When I was learning guitar as a teenager, I found it difficult to grasp the 'vibe' of each mode, but after a while I began to think of each mode as an entity (funny, but it works for me!). I remember reading a fascinating article by Vai (during the promotion of his 'Fire Garden' album), and he was talking about what images he used or imagined whilst playing certain modes. For instance, he would think of the 'Lydian' scale as being very magical, like Maria from the West Side Story. And for the 'Ionian' Scale he thought of something very pure, like Julie Andrews from 'The Sound of Music'. For the Locrian mode he said he imagined a strange deseased Island (though I've not heard him use that mode much, nor many other artists for that matter!). For the Phrygian mode he imagined a Sphinx and pyramids, egypt at night, dark and mysterious(though just thinking of spain usually does the trick for me!).
Partly the reason for people's lack of theoretical understanding concerning modes, as I've said elsewhere, is the lack of clear and precise explination of theory (see 'Modes & Scales' for an explanation of scales, complete with diagrams and chord spellings!). I used to buy all these crazy books that Steve Vai would recemmend (cheers Steve, Ted Greene's 'Chord Chemistry' was a real hoot, and Ted's 60's side-boards and hippy flower power notation were worth the price of the book alone!), and I also tried Allan Holdsworth's chord theory book. Allan's book was very interesting to me, because it had alot of craziness concerning jazz chords and their triad substitutions ect, but he has his own way of thinking concerning theory, just like every other professional musician. Infact, Holdsworth admits in the beginning of the book that he doesn't know a thing about modes! From what I can gather, he knows everything there is to know about modes, but he views them in patterns, and he builds chords not through standard triadic stacking, but through just picking notes from a scale, which is a very unique and ingenius way of going about creating music. Because of this paculiar way of approaching music, his music has an ambiguity to it, similar in a way to the 19th century expressionist composers e.g. Debussy, Ravel, Satie ect.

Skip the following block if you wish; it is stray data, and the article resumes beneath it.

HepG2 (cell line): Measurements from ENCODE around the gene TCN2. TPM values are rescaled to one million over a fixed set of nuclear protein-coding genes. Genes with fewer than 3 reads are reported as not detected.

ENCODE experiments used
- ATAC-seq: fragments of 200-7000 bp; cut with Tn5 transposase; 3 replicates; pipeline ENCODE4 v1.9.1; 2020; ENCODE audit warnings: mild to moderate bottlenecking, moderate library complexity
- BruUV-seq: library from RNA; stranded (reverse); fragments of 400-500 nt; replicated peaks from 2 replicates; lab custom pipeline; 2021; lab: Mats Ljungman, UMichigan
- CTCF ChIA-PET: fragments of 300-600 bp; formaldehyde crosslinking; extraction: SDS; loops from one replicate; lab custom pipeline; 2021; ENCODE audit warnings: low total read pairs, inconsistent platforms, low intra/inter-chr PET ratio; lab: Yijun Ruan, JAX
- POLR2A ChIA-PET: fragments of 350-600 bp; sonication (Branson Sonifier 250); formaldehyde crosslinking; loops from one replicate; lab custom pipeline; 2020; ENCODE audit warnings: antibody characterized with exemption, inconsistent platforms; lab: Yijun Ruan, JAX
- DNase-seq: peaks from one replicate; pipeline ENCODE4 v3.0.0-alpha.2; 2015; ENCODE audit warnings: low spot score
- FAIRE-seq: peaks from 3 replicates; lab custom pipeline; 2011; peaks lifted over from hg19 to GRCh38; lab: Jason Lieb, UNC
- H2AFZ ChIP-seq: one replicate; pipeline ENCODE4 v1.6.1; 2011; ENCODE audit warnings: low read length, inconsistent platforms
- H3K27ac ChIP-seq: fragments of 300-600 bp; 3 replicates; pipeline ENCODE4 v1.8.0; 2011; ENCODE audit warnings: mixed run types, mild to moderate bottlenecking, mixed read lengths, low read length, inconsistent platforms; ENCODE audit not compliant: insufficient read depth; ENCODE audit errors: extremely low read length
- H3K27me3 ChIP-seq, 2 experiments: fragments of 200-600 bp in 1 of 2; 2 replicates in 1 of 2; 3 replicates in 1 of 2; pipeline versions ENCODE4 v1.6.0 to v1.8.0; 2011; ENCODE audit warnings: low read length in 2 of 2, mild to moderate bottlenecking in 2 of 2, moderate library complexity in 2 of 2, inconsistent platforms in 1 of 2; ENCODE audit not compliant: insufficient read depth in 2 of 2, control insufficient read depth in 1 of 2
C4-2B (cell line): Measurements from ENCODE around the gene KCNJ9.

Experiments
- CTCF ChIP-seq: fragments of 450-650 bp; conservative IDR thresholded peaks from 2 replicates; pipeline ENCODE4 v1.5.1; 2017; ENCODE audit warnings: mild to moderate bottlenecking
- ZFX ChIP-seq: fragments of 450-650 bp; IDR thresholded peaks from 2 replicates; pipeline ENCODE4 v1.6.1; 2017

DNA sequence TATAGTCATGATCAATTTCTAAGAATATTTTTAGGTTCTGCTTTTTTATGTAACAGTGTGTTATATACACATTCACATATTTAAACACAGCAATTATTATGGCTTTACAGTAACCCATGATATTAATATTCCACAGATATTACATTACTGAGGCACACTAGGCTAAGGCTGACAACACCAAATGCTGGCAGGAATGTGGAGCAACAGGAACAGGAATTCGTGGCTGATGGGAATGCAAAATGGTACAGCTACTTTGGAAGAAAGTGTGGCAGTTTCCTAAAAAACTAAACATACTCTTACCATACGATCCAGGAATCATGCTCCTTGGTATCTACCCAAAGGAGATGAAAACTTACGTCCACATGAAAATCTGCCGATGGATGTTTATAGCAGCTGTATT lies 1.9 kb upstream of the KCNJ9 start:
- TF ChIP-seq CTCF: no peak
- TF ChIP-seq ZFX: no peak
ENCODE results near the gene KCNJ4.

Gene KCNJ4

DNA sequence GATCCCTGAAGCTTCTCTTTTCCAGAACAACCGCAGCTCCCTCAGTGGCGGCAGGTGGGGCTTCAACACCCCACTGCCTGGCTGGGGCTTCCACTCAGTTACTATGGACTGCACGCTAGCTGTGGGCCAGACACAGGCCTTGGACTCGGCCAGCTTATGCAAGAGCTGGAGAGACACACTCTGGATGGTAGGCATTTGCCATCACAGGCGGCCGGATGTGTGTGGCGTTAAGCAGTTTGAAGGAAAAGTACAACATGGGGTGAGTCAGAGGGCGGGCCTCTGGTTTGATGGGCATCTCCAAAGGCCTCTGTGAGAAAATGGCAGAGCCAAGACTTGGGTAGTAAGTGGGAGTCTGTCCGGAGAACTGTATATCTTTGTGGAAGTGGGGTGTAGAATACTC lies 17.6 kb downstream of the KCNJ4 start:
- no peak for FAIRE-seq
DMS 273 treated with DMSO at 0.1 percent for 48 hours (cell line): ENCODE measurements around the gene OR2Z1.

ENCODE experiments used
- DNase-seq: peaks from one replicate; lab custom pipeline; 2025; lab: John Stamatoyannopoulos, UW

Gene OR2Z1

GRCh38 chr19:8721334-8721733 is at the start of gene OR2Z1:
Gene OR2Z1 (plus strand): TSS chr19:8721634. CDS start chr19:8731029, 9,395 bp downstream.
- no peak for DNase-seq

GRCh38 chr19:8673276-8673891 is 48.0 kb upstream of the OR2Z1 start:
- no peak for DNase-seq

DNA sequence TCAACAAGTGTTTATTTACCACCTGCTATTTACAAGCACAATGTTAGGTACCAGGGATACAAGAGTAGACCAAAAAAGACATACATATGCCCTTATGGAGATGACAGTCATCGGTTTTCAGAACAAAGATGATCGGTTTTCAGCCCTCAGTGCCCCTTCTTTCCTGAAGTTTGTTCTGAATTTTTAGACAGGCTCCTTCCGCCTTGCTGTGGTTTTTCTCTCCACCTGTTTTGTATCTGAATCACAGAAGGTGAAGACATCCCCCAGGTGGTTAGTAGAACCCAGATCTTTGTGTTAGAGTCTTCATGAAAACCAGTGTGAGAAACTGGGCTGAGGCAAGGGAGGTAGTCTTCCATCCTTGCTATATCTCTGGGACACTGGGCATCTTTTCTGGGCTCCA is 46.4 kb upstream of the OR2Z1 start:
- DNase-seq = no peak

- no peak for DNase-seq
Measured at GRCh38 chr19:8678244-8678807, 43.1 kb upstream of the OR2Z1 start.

Within this section, I will give you the frame work to learn the overall 'vibe' of each mode, and as time progresses I will fill this page with various scale backing tracks. If you want to know what the 'Lydian' mode feels like(often used in hollywood films such as 'E.T', 'Back to the future', and 'A West Side Story'), then just download Lydian Vamp from the list below:-